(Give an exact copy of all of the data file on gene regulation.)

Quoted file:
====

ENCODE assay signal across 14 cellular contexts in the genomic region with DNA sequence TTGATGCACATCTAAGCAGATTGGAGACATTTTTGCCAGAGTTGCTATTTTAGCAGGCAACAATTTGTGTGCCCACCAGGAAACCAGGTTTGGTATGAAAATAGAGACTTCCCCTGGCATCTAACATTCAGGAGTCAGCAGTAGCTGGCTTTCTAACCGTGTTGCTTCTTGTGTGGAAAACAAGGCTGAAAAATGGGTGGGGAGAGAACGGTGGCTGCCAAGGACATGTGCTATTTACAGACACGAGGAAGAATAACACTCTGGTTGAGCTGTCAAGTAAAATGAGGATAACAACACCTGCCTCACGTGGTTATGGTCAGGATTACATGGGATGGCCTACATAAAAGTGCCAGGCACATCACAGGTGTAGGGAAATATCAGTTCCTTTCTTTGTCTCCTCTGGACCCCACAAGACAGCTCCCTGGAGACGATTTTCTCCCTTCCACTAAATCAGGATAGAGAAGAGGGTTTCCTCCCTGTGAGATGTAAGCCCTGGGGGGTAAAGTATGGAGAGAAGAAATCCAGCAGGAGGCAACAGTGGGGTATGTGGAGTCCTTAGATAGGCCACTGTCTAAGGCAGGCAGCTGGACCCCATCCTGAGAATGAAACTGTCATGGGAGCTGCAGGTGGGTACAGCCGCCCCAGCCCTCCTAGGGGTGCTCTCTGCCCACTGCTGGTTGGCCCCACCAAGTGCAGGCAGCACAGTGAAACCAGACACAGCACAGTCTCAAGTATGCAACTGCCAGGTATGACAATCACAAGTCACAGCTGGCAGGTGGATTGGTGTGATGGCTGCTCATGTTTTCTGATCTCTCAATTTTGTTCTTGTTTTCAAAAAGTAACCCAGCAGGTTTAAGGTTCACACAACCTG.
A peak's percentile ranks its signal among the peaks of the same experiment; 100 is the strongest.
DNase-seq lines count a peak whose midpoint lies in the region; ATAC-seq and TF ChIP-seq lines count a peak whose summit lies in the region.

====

ENCODE assay signal across 14 cellular contexts in the genomic region with DNA sequence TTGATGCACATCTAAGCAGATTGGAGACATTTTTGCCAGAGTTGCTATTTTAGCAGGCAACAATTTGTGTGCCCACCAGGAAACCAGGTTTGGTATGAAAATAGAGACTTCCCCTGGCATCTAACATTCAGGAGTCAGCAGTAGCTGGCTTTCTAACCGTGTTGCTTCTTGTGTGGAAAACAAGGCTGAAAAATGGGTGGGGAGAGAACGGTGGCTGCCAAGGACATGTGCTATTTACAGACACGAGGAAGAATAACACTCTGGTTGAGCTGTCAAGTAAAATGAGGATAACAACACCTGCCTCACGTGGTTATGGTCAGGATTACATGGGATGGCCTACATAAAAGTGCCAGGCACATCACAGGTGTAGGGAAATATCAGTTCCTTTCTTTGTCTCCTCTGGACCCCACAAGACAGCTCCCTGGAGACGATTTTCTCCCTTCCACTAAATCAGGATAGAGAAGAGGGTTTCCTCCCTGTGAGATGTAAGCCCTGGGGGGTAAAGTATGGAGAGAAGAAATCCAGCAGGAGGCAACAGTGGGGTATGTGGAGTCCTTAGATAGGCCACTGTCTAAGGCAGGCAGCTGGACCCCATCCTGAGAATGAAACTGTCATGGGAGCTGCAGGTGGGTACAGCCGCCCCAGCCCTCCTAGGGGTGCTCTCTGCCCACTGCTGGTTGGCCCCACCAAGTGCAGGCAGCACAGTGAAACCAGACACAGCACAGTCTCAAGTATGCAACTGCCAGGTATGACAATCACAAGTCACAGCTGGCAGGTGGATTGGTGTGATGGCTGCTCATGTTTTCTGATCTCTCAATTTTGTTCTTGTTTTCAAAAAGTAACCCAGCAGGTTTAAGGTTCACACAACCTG.
A peak's percentile ranks its signal among the peaks of the same experiment; 100 is the strongest.
DNase-seq lines count a peak whose midpoint lies in the region; ATAC-seq and TF ChIP-seq lines count a peak whose summit lies in the region.